There is a significant bright side if you are interested in video game archival, however: developer commentary. It’s an all-too-rare treat, and one that belongs in any remaster, of which there have lately been too many to count. Of course, it helps that Grim Fandango lead developer Tim Schafer is so good-natured when sharing his memories, but the commentary is endlessly entertaining, whether the Double Fine team is cracking jokes about dulce de membrillo (would have thought that a brief story about quince cheese would be so silly and sweet?) or waxing serious about the Red Scare. The director’s commentary is a standard DVD and Blu-Ray feature, which makes the scarcity of video game commentary all the more disheartening, particularly when remasters, remakes, and reimaginings are de rigeur.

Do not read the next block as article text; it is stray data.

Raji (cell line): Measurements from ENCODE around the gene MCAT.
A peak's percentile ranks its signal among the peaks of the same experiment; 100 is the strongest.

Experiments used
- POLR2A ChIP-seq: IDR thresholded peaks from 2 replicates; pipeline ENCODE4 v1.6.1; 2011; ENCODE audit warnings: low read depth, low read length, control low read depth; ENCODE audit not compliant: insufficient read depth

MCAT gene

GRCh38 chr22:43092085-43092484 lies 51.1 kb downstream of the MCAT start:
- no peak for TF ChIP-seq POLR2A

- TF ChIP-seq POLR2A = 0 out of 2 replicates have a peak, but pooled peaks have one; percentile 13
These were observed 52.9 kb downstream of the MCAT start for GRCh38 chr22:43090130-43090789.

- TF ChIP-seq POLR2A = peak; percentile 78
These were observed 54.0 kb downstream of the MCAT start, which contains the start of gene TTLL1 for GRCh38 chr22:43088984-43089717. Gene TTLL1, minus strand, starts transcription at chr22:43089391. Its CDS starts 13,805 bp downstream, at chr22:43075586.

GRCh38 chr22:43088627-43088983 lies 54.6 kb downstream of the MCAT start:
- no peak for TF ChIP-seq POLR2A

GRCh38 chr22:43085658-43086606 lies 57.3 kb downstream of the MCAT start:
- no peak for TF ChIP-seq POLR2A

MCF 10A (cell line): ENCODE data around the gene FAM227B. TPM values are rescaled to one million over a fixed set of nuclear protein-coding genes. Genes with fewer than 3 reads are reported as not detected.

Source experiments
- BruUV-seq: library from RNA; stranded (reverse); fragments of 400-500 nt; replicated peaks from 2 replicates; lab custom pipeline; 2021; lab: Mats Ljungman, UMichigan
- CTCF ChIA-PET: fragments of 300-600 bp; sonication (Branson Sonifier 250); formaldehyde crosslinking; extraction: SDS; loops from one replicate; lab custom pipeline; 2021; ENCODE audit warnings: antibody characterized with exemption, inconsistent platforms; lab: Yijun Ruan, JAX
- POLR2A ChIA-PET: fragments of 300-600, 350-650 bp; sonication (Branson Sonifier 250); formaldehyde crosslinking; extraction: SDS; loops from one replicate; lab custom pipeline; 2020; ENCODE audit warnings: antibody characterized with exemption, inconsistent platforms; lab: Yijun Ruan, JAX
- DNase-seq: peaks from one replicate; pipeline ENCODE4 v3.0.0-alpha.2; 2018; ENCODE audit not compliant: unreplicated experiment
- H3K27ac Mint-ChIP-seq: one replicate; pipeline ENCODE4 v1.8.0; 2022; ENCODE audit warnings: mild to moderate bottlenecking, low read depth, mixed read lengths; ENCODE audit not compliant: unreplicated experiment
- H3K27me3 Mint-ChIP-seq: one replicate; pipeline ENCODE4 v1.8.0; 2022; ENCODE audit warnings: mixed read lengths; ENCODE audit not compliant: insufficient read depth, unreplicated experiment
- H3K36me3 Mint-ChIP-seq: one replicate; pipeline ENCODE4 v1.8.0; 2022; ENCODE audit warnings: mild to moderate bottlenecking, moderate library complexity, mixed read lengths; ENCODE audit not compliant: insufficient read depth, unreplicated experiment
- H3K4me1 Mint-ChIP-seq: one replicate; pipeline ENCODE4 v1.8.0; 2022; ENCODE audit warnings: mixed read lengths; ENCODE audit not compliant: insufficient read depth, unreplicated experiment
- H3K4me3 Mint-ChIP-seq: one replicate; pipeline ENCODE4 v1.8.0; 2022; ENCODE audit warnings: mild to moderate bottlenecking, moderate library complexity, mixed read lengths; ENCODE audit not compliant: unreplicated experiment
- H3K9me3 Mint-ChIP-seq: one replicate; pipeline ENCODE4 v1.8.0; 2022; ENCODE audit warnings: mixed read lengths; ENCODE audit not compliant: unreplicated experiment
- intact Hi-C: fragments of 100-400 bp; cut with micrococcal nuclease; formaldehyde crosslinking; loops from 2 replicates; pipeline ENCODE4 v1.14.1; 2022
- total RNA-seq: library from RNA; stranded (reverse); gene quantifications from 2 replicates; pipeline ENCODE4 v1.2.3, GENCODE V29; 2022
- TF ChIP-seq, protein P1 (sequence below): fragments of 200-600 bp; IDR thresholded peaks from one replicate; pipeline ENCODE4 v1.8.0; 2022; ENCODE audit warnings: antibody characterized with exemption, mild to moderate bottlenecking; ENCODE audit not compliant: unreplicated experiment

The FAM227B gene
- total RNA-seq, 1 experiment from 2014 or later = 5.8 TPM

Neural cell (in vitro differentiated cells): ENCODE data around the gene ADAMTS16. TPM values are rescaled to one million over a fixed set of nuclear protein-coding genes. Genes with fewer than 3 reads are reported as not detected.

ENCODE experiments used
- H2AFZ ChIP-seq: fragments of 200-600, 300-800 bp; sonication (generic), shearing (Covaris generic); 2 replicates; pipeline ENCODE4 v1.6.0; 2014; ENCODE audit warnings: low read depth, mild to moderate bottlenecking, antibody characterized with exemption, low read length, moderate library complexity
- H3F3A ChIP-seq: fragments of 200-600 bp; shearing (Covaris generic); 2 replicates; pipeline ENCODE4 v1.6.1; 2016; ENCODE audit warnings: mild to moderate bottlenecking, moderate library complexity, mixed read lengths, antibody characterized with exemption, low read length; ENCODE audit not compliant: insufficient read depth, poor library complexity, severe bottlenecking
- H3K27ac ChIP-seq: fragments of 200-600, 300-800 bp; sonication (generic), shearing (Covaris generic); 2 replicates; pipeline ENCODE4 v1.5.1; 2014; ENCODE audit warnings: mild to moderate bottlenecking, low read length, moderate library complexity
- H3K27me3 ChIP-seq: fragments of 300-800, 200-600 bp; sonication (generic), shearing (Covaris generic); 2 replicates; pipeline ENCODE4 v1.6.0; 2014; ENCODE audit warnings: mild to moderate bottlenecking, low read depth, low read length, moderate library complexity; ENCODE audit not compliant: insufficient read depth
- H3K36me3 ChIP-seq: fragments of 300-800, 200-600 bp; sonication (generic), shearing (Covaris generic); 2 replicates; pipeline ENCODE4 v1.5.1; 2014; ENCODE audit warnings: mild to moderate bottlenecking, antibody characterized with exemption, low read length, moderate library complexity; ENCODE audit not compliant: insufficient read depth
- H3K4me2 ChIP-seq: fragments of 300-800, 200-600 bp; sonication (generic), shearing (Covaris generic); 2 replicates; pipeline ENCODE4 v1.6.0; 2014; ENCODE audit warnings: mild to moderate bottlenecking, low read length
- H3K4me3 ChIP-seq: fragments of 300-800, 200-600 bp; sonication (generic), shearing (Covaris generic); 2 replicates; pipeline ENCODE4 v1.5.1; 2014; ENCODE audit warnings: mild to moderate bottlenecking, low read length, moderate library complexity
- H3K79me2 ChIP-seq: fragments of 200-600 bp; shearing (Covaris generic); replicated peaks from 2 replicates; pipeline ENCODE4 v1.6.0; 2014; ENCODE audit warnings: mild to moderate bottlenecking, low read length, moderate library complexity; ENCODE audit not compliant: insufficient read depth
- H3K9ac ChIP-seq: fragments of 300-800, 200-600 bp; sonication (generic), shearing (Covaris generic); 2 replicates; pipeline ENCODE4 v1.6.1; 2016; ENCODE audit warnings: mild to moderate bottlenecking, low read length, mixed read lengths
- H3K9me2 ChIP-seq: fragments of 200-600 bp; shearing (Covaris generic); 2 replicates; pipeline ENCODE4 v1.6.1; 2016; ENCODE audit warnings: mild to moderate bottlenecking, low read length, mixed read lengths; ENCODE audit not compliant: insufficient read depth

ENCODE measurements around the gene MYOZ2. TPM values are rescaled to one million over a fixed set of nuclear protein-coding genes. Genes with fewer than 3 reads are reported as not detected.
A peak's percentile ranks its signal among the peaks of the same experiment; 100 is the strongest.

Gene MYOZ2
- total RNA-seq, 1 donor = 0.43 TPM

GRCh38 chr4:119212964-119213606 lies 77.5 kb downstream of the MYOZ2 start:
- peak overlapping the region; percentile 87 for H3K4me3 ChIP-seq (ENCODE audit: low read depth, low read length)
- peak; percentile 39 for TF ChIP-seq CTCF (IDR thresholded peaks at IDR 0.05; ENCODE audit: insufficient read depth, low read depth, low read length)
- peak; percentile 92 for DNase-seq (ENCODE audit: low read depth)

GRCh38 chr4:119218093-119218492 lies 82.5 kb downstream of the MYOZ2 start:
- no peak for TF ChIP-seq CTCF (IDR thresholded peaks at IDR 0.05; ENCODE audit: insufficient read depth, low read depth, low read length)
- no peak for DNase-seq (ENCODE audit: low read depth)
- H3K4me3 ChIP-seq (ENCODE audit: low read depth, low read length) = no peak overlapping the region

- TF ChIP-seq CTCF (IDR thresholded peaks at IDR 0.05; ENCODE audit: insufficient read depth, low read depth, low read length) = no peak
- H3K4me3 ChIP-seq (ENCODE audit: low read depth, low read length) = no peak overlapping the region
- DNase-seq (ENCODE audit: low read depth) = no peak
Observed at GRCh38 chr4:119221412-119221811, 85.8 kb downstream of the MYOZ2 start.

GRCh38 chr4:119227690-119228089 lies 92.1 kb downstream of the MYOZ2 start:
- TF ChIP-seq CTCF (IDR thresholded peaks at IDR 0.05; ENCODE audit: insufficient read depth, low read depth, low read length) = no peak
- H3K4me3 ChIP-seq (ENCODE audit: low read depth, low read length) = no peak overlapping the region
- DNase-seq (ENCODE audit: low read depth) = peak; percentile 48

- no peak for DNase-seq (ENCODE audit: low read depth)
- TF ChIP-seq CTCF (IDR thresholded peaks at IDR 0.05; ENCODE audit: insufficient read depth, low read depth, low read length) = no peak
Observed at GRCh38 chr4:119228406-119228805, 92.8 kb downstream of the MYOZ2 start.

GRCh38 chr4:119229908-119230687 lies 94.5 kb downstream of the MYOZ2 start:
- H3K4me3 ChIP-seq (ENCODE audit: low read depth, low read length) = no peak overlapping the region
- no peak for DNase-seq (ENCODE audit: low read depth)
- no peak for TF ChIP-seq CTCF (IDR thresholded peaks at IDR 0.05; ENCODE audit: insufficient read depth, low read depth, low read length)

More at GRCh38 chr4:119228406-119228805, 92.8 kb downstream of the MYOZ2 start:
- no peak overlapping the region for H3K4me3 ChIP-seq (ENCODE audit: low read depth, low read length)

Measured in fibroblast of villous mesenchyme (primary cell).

Grim Fandango’s greatest triumph, however, is that you needn’t overflow with nostalgia to appreciate its greatness. There is only this boisterous world and the unionized bee-demons that inhabit it, which you see through the eyes of one Manny Calavera, an everyday hero that has rightfully earned a place in video game history. Even if you don’t know what happens at the end of the line, you’re guaranteed to enjoy the trip.

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The Good

  • Fantastic, funny writing with great affection for the characters
  • Smart adventure game mechanics
  • Entertaining developer commentary

The Bad

  • No visual upgrades for backgrounds

About the Author

Kevin VanOrd played Grim Fandango in 1998, the year it came out. He was 26. Yes, he's old.